JACKSON HOLE, Wyo. — Justin and Cody Hyde have heard all the war stories from businessmen about having to contend with senseless federal regulations in tough economic times. The complaints crescendoed during the 2008 financial crisis and Great Recession, when many companies were driven out of business for lack of financing.
That was when the two brothers from Utah decided to do something about it. As entrepreneurs who had parlayed a local cleaning business in Wyoming and Utah into a multimillion-dollar enterprise with holdings in hotels, ranches, auto dealerships, sports teams and more, they knew that meeting the right people and developing good relationships — even with adversarial regulators — was part of the solution for businessmen like themselves.
So they sponsored an economic retreat at their exclusive ranch in Star Valley, where they would put successful and up-and-coming businessmen together with their regulators, bankers and political leaders, with hopes of spurring greater understanding among all parties in an atmosphere conducive to finding solutions.
The events would be by invitation only, and participants would be free to talk frankly without the glaring lights and whirring cameras of the media or other public scrutiny. The first order of business would be having fun in a beautiful mountain setting — enjoying a round of golf together, fly-fishing, shooting or engaging in an array of other outdoor activities.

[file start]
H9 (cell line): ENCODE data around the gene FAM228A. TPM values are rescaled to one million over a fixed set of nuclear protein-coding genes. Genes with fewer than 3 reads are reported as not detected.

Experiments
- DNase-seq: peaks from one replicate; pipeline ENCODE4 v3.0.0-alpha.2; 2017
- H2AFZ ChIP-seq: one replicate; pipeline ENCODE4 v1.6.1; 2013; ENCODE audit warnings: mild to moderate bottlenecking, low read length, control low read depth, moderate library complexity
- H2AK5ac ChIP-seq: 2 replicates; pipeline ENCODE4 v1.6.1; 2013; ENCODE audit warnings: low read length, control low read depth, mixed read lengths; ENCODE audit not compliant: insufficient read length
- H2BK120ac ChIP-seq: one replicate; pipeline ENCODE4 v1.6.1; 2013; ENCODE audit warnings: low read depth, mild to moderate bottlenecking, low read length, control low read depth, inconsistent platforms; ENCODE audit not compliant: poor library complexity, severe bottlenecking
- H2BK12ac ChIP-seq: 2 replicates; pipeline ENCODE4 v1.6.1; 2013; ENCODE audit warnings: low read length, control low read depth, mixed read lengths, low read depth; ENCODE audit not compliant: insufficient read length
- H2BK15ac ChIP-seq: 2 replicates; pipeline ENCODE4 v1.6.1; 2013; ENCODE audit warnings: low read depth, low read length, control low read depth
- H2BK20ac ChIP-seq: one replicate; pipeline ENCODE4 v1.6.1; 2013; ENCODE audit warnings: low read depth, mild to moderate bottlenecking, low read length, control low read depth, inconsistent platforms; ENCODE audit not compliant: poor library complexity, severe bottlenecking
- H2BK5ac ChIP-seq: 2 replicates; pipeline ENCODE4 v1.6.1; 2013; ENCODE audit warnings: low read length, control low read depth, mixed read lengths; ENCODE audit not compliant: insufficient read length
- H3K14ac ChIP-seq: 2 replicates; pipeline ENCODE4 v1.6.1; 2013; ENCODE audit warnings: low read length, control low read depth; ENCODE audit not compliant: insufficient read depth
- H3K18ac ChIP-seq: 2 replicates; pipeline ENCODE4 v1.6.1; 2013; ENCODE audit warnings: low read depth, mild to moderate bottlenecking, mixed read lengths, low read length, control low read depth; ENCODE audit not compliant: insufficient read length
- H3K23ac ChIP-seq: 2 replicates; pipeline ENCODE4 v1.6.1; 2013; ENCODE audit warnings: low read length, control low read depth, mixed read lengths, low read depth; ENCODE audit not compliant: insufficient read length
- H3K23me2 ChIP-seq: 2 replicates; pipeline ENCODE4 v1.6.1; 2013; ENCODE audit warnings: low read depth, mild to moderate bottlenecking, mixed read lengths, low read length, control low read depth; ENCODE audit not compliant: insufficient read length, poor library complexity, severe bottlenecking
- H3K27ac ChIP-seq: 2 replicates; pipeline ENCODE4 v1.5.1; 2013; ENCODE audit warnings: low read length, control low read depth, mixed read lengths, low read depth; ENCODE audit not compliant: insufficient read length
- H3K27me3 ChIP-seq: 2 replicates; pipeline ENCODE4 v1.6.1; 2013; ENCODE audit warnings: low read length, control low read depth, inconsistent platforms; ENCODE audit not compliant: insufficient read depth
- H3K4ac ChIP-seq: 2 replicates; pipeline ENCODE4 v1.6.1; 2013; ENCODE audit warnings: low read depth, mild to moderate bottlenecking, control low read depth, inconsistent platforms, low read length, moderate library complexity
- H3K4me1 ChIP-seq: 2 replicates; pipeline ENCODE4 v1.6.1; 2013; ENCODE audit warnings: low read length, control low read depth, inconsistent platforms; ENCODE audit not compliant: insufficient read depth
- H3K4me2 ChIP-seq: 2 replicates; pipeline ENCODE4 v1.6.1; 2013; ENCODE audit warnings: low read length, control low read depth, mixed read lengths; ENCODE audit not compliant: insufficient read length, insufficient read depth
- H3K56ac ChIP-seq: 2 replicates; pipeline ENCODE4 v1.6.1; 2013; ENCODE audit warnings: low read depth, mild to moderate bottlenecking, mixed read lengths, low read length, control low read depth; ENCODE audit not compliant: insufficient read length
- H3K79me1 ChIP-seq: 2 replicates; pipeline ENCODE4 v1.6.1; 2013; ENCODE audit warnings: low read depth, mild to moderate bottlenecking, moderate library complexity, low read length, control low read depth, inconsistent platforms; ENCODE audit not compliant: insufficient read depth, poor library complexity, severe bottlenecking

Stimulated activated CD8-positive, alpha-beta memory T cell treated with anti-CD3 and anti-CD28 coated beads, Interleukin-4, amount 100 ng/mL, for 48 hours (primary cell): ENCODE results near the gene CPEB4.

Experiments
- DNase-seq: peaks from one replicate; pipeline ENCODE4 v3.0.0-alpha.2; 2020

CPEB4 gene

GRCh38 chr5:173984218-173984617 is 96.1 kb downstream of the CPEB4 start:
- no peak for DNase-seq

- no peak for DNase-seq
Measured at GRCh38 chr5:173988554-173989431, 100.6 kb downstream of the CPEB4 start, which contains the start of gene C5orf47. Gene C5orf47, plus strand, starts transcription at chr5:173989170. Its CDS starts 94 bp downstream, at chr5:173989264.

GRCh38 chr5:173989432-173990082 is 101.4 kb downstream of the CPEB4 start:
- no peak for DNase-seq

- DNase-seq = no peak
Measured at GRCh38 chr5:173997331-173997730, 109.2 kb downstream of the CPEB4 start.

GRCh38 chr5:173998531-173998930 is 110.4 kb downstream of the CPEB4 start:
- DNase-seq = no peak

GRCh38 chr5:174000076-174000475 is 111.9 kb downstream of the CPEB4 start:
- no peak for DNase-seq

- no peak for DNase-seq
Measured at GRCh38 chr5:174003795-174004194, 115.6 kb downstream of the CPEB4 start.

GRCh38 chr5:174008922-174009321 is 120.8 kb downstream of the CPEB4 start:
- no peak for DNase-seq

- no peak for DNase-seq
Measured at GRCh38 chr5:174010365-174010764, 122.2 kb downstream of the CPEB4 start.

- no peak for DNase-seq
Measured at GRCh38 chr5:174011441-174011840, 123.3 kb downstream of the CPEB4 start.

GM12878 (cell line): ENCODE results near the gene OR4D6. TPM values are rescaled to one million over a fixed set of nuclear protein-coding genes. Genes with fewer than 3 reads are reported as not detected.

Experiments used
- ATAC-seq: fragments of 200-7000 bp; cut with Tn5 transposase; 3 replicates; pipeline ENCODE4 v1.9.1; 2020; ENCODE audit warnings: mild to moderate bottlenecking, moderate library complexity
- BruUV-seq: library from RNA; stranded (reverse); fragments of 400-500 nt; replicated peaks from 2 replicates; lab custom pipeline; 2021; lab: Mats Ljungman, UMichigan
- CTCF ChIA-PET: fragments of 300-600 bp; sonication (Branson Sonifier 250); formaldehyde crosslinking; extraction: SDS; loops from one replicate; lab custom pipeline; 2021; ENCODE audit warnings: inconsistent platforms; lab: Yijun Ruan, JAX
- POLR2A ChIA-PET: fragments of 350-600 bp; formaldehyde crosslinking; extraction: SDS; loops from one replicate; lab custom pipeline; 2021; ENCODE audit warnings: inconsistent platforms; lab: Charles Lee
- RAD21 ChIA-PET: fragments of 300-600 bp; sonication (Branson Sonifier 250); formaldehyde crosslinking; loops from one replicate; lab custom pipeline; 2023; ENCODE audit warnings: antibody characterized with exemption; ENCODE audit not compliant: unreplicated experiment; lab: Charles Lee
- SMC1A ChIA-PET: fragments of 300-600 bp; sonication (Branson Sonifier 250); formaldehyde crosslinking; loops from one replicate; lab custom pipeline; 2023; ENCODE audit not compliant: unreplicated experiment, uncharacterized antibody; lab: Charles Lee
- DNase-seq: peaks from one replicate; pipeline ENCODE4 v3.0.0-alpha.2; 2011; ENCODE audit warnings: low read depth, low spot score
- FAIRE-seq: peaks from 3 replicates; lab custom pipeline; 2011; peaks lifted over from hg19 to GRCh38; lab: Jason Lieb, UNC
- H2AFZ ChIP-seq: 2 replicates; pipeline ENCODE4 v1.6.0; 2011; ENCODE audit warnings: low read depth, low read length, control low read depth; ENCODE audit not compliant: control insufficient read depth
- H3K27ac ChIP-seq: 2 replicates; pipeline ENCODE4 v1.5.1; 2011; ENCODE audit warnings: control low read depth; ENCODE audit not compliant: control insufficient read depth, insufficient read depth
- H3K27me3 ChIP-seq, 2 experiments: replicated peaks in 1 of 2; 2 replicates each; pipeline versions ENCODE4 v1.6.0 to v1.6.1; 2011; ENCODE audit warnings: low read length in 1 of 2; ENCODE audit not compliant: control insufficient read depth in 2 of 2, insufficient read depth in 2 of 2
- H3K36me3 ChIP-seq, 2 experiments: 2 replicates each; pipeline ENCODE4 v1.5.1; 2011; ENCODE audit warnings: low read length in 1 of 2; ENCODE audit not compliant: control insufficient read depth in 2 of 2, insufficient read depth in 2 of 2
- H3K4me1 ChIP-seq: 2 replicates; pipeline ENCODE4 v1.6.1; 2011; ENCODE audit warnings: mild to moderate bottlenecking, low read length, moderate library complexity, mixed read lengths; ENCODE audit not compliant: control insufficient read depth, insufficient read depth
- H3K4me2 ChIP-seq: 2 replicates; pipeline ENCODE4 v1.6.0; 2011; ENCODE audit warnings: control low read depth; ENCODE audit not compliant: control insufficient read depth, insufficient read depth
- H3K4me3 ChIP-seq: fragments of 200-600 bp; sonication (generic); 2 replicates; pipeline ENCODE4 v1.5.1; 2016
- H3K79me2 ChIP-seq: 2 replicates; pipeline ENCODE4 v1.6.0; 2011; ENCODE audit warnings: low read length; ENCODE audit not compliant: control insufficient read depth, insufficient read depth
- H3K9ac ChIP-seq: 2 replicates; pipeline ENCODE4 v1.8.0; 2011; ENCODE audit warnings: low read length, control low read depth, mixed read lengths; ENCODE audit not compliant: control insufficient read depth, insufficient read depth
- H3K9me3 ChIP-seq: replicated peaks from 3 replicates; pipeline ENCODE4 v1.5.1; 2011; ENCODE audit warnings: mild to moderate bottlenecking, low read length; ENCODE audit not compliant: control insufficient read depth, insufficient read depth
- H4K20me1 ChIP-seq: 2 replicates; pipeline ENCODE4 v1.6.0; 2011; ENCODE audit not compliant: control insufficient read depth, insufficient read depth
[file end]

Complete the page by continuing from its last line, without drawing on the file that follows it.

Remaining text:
The Hyde brothers would secretly pair, for example, a businessman who has had no experience as a public servant with a regulator who has never worked in the private sector, putting them in a team where they would be forced to learn to talk and cooperate as they compete in tournaments together.
"It's a little like Boy Scout camp," said Justin Hyde, the managing partner in the Hyde-Norton group, a privately held enterprise that today is part business incubator and part conglomerate with corporate ties all over the country.
"They don't fish with their friends; they fish with people they don't know," and the result is an "acceleration" of relationships that often turn into friendships and help both sides do their jobs better, said Cody Hyde, an adept fly-fisherman who provides the helping hand and personal chemistry needed to make the retreats successful at their mission of creating bonds between unlikely pairs.
The retreats also feature presentations by such world-renowned economic gurus as Paul McCulley, former partner at Pimco, the world's biggest bond fund, as well as presidents of regional Federal Reserve banks such as St. Louis Fed President James Bullard, and other top policymakers.
But those formal talks start only after everyone has spent several days getting to know one another in a beautiful recreational setting.
"It's just really dynamic" and "creates a dialogue" that is helpful to both sides, making friends out of people who may have come into the retreat not even liking each other, Cody Hyde said.
The retreats, which the brothers dubbed their "Rocky Mountain Economic Summits" and are now in their fifth year, seemed a natural outgrowth of their business providing strategic advice and financing for up-and-coming entrepreneurs and small businesses. At any given time, Hyde-Norton is nurturing a half-dozen small companies such as Comply365 in Beloit, Wis., that may have compelling ideas in technology or other areas where they believe have a chance of major success.